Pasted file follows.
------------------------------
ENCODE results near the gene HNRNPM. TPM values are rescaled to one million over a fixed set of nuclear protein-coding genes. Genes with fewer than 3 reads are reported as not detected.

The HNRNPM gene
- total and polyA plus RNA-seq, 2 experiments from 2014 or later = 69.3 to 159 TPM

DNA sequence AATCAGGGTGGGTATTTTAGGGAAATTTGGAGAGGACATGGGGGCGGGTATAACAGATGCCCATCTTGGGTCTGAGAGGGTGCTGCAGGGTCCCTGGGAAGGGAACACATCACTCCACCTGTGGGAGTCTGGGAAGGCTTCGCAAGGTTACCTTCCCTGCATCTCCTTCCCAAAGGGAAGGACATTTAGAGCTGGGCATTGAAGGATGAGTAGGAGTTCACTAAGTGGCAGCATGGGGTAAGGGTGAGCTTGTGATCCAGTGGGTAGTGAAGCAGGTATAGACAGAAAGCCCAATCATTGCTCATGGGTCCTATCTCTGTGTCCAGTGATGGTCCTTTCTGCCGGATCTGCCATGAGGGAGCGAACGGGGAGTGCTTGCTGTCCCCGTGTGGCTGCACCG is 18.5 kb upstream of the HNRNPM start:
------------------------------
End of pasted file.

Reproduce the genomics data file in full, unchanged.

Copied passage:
ENCODE results near the gene HNRNPM. TPM values are rescaled to one million over a fixed set of nuclear protein-coding genes. Genes with fewer than 3 reads are reported as not detected.

The HNRNPM gene
- total and polyA plus RNA-seq, 2 experiments from 2014 or later = 69.3 to 159 TPM

DNA sequence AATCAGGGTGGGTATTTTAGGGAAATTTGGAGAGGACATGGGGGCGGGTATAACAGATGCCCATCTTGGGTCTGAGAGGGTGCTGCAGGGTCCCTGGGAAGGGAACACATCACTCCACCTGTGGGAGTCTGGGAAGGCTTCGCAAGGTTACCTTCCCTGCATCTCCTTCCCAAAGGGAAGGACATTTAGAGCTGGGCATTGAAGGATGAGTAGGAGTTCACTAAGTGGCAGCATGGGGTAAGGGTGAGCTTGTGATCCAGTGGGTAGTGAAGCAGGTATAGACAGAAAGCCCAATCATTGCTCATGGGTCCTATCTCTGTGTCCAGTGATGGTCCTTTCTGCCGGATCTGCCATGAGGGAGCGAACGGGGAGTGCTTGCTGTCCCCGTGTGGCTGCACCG is 18.5 kb upstream of the HNRNPM start: